Each day my kids see me reading my Bible and praying. They know that I attend Bible study and understand the value that attending church holds in our family. However, there are many things about God that I don’t share with them.
Often, when they ask me questions about my blog, why I have the alarm set on my phone or about a specific event — like when I spoke earlier this year in Southern California — I avoid telling them. What I should say is, “God asked me to do it,” or “It’s reminding me to pray” or “The Holy Spirit prompted me to go.” But, I don’t.
Why? Maybe it’s because I’m worried that they may not understand, it may be too much for their young minds to comprehend. Maybe it’s because I don’t fully understand it myself and I am afraid I won’t be able to answer their questions. They don’t need to know everything, do they?
Yes, they do. Especially, about God.
Last week, my 11-year-old asked me to tell her about the book I was reading. It was, 7, by Jen Hatmaker. A book focused on the spiritual discipline of fasting. I thought about glossing over the topic, but remembered that she and I had similar discussions on this topic during Lent and how my daughter had chosen to give up soda — which, incidentally, she really only drinks one to two times a week, if we go out and eat at a restaurant. So, with Lent as a frame of reference, I described the book to her.
I shared with her about how the author was a woman who, among other things, for 30 days, only wore seven items of clothing. She was shocked. “You mean, seven outfits?” she said. Nope, seven items of clothing, which included two pairs of shoes.
It was a short conversation, but I could tell it made an impression. We had experienced a teachable God moment. And, instead of shying away from the truth, I attempted to explain it in a way she could understand. As a result, I hope it showed her that not only is it OK to do something for God, it’s OK to do something a little crazy for him too.
Several weeks after our conversation, I read a verse Psalm in that convicted me.
We will not hide these truths from our children. We will tell the next generation about the glorious deeds of the Lord. About his power and mighty wonders. — Psalm 78:4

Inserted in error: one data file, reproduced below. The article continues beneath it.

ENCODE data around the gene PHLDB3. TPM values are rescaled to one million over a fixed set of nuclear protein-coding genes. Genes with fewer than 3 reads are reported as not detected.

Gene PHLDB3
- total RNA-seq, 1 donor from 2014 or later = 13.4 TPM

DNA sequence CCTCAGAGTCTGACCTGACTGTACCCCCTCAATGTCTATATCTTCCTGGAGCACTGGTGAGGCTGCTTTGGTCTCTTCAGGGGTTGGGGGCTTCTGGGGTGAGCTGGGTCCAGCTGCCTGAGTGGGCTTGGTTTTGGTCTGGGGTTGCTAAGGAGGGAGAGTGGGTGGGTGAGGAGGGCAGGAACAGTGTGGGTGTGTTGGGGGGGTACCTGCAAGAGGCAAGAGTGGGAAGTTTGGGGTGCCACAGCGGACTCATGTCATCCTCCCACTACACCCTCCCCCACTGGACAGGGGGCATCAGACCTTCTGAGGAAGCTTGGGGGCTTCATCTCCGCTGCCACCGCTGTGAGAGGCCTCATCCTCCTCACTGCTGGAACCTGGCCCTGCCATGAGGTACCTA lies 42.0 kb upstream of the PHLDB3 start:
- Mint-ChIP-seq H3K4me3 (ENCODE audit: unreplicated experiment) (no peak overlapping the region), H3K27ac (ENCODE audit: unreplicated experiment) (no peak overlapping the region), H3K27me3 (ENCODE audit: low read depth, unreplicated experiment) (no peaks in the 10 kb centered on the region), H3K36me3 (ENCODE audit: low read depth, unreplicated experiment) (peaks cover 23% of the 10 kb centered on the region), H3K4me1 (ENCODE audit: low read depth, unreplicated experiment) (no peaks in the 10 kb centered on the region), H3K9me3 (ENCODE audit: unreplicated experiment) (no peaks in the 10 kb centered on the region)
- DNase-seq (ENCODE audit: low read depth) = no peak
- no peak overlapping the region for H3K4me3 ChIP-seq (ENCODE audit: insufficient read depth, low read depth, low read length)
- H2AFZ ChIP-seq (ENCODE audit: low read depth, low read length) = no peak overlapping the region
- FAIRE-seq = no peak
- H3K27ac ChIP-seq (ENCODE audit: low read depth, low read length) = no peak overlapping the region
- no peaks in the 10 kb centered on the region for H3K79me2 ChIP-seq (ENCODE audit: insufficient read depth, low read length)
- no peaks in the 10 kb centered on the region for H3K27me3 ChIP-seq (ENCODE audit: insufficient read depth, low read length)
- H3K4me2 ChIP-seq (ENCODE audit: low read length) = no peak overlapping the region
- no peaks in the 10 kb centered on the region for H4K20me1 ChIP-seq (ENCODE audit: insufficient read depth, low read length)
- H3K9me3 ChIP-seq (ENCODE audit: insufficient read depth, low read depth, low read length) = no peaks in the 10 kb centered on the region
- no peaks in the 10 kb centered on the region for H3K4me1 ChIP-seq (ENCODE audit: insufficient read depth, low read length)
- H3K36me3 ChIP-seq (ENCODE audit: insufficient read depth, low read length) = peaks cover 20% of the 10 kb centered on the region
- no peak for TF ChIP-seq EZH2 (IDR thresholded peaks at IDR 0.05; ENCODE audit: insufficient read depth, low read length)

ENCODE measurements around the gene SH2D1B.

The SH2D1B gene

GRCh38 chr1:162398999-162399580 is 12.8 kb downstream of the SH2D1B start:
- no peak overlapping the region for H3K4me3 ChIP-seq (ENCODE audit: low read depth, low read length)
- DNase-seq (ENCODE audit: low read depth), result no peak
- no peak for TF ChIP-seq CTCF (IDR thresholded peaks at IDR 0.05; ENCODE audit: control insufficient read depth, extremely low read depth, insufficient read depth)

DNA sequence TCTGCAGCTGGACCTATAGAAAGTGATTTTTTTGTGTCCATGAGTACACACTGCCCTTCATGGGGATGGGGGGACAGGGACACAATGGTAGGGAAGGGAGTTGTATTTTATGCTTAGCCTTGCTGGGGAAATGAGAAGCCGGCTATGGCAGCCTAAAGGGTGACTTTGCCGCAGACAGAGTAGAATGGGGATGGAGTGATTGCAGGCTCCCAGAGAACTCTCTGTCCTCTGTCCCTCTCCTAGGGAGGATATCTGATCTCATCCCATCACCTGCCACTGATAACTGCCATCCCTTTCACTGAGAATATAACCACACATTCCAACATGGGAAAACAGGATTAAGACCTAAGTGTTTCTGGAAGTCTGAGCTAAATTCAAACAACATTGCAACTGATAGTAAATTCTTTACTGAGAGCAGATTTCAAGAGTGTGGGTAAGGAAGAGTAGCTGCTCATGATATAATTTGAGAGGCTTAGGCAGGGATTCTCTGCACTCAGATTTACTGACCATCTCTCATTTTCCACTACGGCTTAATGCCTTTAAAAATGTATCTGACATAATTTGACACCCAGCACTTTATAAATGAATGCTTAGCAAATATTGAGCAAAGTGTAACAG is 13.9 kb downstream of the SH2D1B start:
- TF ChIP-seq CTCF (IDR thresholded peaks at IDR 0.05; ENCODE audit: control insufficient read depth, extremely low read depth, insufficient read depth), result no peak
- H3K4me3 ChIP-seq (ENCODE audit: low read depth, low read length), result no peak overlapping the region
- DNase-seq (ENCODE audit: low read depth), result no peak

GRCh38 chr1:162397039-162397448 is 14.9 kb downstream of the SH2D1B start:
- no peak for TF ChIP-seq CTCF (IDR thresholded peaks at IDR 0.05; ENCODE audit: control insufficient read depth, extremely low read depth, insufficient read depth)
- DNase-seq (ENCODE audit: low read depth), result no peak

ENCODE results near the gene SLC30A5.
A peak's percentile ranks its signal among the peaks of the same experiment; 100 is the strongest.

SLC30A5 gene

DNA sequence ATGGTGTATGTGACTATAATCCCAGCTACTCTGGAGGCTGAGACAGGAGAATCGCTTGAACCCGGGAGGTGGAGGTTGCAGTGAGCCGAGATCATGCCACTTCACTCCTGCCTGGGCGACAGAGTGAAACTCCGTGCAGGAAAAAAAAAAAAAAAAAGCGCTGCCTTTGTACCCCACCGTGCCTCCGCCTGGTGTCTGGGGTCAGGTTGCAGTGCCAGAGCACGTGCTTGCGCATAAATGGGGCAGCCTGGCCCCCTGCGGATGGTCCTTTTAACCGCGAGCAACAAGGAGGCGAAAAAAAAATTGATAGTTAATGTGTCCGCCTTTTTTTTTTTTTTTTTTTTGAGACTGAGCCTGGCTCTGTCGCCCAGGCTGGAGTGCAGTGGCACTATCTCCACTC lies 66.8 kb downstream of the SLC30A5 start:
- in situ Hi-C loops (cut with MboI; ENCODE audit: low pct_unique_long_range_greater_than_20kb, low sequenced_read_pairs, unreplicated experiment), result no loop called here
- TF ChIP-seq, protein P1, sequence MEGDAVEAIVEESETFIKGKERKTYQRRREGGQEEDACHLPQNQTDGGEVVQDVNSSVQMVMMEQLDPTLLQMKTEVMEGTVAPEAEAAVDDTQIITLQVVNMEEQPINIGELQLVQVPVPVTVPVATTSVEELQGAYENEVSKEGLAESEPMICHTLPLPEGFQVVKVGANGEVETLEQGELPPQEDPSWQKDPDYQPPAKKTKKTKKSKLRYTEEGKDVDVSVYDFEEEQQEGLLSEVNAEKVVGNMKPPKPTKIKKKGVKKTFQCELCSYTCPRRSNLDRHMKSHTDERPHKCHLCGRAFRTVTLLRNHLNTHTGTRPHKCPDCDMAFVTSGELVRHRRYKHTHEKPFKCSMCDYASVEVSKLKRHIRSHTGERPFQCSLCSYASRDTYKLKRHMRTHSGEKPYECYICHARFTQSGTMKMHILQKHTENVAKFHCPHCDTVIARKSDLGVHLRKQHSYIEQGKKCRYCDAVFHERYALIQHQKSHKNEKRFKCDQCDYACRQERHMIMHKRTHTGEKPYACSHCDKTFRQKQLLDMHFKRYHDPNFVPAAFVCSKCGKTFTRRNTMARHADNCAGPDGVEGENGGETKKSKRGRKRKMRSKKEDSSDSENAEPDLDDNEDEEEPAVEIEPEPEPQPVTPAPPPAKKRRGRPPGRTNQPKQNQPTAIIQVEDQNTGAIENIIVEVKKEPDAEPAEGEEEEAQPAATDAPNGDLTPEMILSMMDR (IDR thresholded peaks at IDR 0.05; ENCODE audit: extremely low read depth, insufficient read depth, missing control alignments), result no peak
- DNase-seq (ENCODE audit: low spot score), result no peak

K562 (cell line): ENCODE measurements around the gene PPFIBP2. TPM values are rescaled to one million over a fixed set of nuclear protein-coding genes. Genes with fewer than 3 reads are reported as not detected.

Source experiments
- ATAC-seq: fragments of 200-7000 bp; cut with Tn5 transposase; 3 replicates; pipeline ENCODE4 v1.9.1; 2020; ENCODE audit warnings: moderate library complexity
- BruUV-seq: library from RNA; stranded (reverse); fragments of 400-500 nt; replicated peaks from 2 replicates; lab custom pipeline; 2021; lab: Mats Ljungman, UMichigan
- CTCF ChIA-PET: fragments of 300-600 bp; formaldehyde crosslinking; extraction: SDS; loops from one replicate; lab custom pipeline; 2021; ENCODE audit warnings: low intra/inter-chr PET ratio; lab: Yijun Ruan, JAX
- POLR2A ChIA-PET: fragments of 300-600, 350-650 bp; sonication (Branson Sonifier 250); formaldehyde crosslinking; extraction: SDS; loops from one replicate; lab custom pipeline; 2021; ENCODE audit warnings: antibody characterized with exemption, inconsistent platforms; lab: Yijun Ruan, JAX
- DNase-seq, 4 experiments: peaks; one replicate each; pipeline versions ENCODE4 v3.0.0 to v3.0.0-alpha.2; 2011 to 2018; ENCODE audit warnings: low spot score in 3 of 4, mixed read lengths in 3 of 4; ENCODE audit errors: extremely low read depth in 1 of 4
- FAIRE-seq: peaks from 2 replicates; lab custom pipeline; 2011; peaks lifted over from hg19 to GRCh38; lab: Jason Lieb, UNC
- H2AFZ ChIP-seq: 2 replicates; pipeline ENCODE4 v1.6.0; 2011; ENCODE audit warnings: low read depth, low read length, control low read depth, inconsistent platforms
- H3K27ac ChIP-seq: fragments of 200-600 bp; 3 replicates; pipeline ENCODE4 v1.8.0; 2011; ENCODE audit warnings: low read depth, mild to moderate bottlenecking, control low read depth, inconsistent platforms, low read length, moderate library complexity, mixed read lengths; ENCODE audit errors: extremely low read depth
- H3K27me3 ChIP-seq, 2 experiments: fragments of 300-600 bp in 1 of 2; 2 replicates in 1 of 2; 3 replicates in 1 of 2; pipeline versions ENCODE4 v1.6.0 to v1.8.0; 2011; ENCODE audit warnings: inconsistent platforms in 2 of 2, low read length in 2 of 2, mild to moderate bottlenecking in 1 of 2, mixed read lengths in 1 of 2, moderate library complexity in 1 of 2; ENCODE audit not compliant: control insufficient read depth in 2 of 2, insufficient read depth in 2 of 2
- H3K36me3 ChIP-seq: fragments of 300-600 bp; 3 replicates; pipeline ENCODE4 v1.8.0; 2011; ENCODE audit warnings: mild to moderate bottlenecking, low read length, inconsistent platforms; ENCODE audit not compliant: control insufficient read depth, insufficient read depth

Through this verse God was, once again, revealing to me the importance of sharing him with my children. It helped me realize that I am a huge part of the what, when and how of my kids’ encounters with Christ. This is one of my most important responsibilities as their mom, who is also a follower of Jesus.
Sharing God with my son, O, is particularly difficult. Because of his concrete thinking, a term like, “ask Jesus to live in your heart” doesn’t make sense to him. This may be a struggle for many 6 year olds, but it is especially challenging for my 6 year old who mostly lives in a black and white world — one where if you got a gift on Christmas Eve, you would never say you got it for Christmas because that would be wrong.
Recently, I was having a conversation with a friend, another mother who has a son similar to O. She helped me understand how she had explained the term “born again” to her son. While the conversation she had with her son on this topic was helpful for future conversations I may have with O, it’s what she said to me after that made more of an impact. She said,
I also have decided to surrender to the fact that God made [my son] and knows the best way to connect with him. I recently realized, he’s relentlessly pursuing relationship with [my son] (with all of us really) but I have no doubt that [my son] will encounter Jesus in ways that only God could orchestrate. I have just decided to trust in this.
My role is not to simply tell my children what I know about God. It is to share the truth of His power and mighty wonders. I want my children to see God. Not just on the pages of scripture or during a Sunday school lesson. I want them to see him in everything. Because He is there.
I don’t share God with my kids often enough. If I want them to truly experience Him, that has to change.
Sybil Kolbert lives in Fresno, Calif., where she attends Bethany Mennonite Brethren Church. She blogs at Peace it all Together, where she shares her journey of how God continues to take her insecurities and turn them upside down — all while she is working part time, sustaining a marriage and raising three children.
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